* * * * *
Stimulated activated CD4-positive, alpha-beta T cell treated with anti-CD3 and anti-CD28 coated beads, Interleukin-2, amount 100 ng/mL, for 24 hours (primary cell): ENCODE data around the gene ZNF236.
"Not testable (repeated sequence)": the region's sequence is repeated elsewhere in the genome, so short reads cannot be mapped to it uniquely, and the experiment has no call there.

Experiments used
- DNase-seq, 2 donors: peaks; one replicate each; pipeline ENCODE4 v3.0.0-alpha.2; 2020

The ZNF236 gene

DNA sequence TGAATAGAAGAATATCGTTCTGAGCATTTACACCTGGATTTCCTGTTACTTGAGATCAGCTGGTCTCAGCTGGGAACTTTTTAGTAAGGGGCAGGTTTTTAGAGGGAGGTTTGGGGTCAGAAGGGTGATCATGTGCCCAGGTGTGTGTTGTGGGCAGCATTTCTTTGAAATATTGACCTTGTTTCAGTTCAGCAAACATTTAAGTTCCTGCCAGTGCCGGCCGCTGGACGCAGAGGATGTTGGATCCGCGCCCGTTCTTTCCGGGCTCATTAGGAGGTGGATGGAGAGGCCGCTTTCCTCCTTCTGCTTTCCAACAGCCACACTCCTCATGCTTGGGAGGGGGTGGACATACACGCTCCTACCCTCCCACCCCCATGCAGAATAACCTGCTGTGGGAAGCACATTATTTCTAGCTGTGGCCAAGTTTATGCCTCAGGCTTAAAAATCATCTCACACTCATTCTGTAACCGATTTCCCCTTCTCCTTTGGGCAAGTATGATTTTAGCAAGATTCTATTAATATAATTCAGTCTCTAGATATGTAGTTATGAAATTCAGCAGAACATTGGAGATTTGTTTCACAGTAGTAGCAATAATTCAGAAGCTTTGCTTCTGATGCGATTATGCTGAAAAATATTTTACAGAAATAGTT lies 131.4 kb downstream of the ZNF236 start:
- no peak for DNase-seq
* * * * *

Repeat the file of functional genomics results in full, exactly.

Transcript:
Stimulated activated CD4-positive, alpha-beta T cell treated with anti-CD3 and anti-CD28 coated beads, Interleukin-2, amount 100 ng/mL, for 24 hours (primary cell): ENCODE data around the gene ZNF236.
"Not testable (repeated sequence)": the region's sequence is repeated elsewhere in the genome, so short reads cannot be mapped to it uniquely, and the experiment has no call there.

Experiments used
- DNase-seq, 2 donors: peaks; one replicate each; pipeline ENCODE4 v3.0.0-alpha.2; 2020

The ZNF236 gene

DNA sequence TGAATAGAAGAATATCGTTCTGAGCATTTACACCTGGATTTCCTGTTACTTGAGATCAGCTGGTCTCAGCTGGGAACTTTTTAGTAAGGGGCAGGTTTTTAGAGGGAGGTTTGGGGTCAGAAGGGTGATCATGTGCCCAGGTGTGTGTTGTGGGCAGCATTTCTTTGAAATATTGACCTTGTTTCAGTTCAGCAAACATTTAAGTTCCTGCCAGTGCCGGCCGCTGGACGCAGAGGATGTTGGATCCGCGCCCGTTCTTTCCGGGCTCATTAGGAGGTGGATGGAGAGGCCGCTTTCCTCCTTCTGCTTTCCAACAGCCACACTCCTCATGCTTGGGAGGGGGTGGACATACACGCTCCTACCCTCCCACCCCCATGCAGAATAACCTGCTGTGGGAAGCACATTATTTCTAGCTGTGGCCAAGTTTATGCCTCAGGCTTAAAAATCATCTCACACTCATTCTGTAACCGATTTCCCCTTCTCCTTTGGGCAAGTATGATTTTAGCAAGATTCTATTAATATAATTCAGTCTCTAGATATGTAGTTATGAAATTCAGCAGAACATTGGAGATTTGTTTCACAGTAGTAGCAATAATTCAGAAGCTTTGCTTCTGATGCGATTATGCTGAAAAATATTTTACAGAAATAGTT lies 131.4 kb downstream of the ZNF236 start:
- no peak for DNase-seq